Taking a closer look at veteran swipe fees

by Rep. Marcus Richmond ([email protected]) 671 views 

It is upsetting to see that the same megabanks and credit card goliaths that continue to push their own social agenda in the name of the common good are, in the meantime, profiting off of our nation’s heroes every day via credit card swipe fees.

As home to over 252,000 veterans, Arkansas is no stranger to these exuberant fees. Every time a veteran purchases a product with a credit card at one of the state’s military commissaries, or any other state’s commissary for that matter, they are charged what is often an undisclosed fee. This means that, in addition to American consumers, our Purple Heart awardees, Medal of Honor recipients, former POWs, veterans with service-connected disabilities, and veteran family caregivers are being gouged with fees that average more than 2% of their total transaction amount.

Unfortunately, these fees are continuing to increase at unprecedented rates, having more than doubled over the past decade. The numbers speak for themselves; since 2001, the amount charged in swipe fees has gone from $20 billion a year to $137.8 billion in 2021. And despite pushback and record-high inflation, Visa and Mastercard – who control over 80% of the credit card market – still imposed a $1.2 billion increase in swipe fees in April.

To make matters worse, commissaries aren’t given a choice regarding which payment network to process credit card transactions, meaning they can’t go with another option with lower fees. Little to no information is being made available to consumers regarding how much businesses are being charged, and how much prices are rising as a result. This isn’t right. Our country should be honoring those who have served, not allowing them to be taken advantage of.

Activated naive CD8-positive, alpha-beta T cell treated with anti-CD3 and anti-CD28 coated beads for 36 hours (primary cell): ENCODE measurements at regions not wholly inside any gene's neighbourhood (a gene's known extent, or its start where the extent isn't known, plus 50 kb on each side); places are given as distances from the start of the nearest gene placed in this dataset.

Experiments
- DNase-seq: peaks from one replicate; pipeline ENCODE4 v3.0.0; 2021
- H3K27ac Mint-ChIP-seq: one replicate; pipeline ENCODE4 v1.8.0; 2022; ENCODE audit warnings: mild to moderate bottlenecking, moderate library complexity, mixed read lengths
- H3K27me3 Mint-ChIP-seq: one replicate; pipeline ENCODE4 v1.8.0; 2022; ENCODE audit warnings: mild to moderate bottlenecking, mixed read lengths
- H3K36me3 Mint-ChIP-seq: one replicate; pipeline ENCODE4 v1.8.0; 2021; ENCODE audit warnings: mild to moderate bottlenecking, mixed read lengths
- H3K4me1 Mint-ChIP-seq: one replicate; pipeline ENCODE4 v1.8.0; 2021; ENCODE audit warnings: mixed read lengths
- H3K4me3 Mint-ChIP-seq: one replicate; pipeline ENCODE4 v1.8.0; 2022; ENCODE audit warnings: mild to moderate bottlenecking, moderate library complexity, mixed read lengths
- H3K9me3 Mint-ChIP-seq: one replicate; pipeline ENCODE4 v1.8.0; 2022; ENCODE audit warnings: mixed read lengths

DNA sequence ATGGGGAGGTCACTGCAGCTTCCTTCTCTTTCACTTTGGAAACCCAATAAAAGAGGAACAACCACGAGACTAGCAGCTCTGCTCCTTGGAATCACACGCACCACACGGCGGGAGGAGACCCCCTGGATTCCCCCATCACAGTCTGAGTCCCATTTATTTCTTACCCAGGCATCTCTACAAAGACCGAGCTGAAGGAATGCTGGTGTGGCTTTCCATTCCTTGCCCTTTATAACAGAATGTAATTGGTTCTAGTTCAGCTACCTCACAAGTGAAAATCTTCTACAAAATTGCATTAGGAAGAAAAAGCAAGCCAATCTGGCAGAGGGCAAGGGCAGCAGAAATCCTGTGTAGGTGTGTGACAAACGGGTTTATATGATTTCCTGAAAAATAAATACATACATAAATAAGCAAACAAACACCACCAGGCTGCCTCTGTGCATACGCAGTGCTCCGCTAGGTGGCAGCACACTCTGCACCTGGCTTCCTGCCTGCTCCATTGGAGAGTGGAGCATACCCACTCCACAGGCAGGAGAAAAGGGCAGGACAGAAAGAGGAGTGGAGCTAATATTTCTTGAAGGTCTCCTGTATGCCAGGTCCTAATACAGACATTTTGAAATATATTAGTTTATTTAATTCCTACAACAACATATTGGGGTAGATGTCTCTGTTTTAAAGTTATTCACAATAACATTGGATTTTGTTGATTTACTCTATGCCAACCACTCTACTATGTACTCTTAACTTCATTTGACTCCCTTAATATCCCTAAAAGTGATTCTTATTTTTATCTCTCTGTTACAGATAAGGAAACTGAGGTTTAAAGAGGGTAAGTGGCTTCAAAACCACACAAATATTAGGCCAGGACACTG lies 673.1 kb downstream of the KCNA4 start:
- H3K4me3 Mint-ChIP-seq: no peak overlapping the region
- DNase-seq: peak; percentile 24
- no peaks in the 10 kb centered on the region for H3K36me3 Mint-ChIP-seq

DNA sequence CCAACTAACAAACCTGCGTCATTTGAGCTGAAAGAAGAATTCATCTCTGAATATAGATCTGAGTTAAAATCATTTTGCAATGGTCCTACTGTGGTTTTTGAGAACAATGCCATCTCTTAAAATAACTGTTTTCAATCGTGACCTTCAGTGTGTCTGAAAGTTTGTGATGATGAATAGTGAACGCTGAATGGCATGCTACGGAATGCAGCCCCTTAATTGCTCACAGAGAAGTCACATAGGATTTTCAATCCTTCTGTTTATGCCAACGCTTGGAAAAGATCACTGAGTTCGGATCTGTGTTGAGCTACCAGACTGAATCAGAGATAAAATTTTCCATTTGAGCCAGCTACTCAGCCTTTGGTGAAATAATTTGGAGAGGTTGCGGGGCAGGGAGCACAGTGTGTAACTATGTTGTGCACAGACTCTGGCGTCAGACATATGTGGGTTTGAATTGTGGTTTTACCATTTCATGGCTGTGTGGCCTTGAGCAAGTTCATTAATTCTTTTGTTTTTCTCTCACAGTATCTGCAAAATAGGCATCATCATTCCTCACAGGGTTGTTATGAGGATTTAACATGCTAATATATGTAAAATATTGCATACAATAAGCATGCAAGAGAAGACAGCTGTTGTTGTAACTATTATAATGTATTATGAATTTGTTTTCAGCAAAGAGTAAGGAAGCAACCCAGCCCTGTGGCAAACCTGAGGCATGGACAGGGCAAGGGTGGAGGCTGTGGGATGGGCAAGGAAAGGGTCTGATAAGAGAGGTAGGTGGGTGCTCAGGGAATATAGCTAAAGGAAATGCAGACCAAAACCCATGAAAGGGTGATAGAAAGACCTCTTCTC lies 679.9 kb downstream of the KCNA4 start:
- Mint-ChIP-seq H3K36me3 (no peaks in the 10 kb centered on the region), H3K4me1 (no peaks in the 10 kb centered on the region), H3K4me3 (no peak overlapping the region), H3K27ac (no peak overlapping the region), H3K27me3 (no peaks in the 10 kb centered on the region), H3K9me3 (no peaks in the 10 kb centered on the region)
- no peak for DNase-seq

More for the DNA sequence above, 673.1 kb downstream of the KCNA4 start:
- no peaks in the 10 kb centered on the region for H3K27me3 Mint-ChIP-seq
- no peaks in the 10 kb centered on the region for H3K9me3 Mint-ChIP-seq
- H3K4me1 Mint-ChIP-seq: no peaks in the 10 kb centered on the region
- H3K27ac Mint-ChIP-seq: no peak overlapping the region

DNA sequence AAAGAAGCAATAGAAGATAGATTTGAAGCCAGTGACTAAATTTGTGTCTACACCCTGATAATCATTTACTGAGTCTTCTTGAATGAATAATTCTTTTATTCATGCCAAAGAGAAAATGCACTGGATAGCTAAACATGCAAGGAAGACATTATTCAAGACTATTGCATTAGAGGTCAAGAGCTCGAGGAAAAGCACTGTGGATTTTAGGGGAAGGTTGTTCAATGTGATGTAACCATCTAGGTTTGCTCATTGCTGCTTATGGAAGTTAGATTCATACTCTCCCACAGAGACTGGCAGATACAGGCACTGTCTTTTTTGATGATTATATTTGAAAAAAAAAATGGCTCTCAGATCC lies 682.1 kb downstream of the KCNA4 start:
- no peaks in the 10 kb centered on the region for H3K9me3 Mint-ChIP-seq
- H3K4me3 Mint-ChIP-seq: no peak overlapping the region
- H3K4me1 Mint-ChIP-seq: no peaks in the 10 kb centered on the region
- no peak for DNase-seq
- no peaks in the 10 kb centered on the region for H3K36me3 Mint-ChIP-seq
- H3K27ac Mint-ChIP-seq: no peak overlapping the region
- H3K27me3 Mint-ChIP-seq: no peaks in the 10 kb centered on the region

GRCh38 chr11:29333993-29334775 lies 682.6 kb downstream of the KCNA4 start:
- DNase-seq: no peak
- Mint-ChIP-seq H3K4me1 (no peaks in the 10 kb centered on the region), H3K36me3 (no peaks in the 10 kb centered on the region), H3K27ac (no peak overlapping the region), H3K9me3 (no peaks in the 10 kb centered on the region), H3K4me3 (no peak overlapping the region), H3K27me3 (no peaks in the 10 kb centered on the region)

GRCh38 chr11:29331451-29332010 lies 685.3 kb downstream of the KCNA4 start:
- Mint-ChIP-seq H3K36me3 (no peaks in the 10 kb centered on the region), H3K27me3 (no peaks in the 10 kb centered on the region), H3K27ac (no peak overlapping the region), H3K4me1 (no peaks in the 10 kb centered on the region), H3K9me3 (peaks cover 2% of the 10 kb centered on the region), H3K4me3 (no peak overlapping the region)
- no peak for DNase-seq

Luckily, Senators Roger Marshall, R-Kansas, and Dick Durbin, D-Illinois, recently introduced the Credit Card Competition Act to address this unchecked burden on veterans, businesses and customers alike. If passed, this bill would require that the largest banks in the nation permit Visa and Mastercard’s competitors the chance to process transactions on their credit cards. Currently, the Visa-Mastercard duopoly accounts for nearly 576 million cards and sets the swipe fee rate for our American heroes. By requiring that giant credit card-issuing banks offer a choice of at least two networks, this legislation would create a more competitive marketplace that ultimately encourages lower credit fees.

Unlike what many of the big Wall Street banks fighting against this bill will say, the Credit Card Competition Act would only apply to financial institutions with at least $100 billion in assets, which accounts for only 30 of our nation’s banks; meaning the community banks and small credit unions that our neighborhoods count on will not be impacted.

Swipe fees are inflating the price of everyday essentials for our veterans. Amid sky-high inflation and a looming recession, they just can’t afford the additional expense. With the passage of the Credit Card Competition Act, we can bring true, free market competition to credit card networks and shed some light on the surcharge fees that Wall Street unrelentingly imposes. Our Arkansas Senate delegation, Senators John Boozman and Tom Cotton, has long stood up for our veterans, and I hope they’ll join their colleagues passing the Credit Card Competition Act to help them once again.

Editor’s note: Rep. Marcus Richmond, R-Harvey, represents District 21 which includes portions of Scott, Perry, Garland, Yell, Crawford, Sebastian, and Polk counties. He served in the U.S. Marine Corps for more than 20 years, achieving the rank of lieutenant colonel. The opinions expressed are those of the author.